Earlier this year, while presenting the Union Budget for 2020, India's finance minister, Nirmala Sitharaman had proposed the idea of setting up a dedicated taskforce to review the minimum age for marriage for women in India. The basic aim of the proposal was to study the implication of early marriage and its impact on the maternal health of women. “As India progresses further, opportunities open up for women to pursue higher education and careers. There are imperatives of lowering MMR (maternal mortality rate) as well as improvement of nutrition levels. [The] entire issue about the age of a girl entering motherhood needs to be seen in this light,” she had said during the budget announcements.
Seems like the idea is finally going to materialise as Child Development Ministry (WCD) has also shared the possibility of changing the minimum legal age for women to get married in India from 18 to 21 years. As per a report by Tribune, the government has already formed a specialised committee to explore the idea and share results and suggestions by July end. Headed by former Samata Party president Jaya Jaitly, the taskforce has been asked by the government to study the correlation between age, marriage, motherhood, and mental health.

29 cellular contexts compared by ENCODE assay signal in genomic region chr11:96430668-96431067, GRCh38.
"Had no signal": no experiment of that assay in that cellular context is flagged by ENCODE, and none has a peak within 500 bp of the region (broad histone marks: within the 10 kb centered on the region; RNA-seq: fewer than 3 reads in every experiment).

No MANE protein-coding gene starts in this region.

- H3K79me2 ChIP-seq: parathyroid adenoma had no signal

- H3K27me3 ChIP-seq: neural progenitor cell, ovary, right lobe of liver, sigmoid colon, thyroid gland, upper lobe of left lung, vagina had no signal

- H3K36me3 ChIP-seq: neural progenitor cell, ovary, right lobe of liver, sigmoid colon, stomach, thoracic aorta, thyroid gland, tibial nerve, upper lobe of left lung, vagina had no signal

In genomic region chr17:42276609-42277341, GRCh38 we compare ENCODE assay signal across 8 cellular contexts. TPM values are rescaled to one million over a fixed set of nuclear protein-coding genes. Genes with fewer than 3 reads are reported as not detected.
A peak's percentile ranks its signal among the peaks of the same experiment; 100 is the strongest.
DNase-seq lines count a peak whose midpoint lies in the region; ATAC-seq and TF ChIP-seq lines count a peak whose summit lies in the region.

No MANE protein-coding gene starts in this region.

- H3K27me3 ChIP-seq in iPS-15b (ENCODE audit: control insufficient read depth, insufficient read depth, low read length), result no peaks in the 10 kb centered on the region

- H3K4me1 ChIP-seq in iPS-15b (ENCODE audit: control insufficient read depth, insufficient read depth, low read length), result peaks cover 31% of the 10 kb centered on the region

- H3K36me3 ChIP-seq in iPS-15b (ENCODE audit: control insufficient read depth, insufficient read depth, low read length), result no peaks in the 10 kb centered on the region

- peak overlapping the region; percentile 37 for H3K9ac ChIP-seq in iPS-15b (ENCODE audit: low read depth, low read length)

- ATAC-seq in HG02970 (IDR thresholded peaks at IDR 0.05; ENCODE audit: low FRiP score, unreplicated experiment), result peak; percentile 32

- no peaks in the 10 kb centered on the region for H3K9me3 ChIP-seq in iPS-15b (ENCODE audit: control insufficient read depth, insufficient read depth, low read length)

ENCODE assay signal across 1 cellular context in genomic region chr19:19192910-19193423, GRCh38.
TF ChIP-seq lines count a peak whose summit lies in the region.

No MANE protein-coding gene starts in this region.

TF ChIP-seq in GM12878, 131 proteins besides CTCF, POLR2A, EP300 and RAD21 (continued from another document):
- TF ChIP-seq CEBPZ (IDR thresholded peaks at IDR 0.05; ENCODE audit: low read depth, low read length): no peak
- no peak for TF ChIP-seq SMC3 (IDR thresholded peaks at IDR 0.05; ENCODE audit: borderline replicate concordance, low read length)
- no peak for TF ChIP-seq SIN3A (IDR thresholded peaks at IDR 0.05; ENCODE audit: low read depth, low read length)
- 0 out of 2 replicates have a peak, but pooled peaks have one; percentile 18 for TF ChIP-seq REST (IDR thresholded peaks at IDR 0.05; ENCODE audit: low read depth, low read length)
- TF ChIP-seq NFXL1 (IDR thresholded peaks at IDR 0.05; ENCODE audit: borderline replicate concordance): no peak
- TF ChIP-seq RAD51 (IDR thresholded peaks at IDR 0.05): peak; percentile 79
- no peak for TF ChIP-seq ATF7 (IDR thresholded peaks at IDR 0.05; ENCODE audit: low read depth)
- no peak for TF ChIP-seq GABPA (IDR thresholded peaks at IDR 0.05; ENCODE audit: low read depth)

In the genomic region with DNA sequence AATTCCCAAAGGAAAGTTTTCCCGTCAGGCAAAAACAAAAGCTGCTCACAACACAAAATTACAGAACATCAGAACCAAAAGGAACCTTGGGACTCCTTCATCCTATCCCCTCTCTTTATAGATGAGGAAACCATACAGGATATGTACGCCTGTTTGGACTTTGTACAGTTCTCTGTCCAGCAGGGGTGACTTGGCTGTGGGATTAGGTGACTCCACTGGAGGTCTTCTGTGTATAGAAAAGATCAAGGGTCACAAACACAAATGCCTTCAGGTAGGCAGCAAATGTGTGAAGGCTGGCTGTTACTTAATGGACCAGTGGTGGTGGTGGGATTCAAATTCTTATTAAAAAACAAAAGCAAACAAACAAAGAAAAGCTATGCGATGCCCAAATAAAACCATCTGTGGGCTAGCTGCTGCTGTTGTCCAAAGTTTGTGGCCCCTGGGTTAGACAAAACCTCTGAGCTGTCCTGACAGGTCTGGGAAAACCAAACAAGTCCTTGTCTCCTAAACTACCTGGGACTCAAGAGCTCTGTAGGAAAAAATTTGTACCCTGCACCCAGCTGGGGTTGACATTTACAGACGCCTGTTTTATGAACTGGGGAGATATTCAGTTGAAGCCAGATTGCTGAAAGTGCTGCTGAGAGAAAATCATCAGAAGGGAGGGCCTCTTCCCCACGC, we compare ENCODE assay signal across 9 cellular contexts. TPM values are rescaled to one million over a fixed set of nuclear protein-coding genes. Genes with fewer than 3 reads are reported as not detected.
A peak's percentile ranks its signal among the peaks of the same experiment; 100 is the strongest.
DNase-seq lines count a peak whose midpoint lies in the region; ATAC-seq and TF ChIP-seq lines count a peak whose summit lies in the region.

Ministry of Women and Child Development also released an official statement recently and shared, “The government of India, in a gazette notification issued on 4th June 2020 has set up a task force to examine the age of motherhood, imperatives of lowering MMR, improvement of nutritional levels and related issues.”
The legal age for marriage for men and women has been at 21 and 18 respectively since 1978 in India. As per media reports, the decision was made after considerations were made on the parity between minimum legal age for marriage for men and women besides maternal health being the primary consideration.
As per an NCBI report, infant mortality and the health risk for mothers is significantly high when conception happens at a relatively younger age for women. These pregnancies and long prolonged reproductive years equated with early marriages have been major driving forces for the government to consider a revision in the minimum legal age for women to get married.
If implemented, this revision can make a great difference for girls and women from different parts of India where they are married as soon as they are "of age." Also, new revisions in law would also mean stricter implementations and watch on the same. The changes will also bring great hope for girls who seek to pursue a career after finishing an education instead of just settling for an early marriage.
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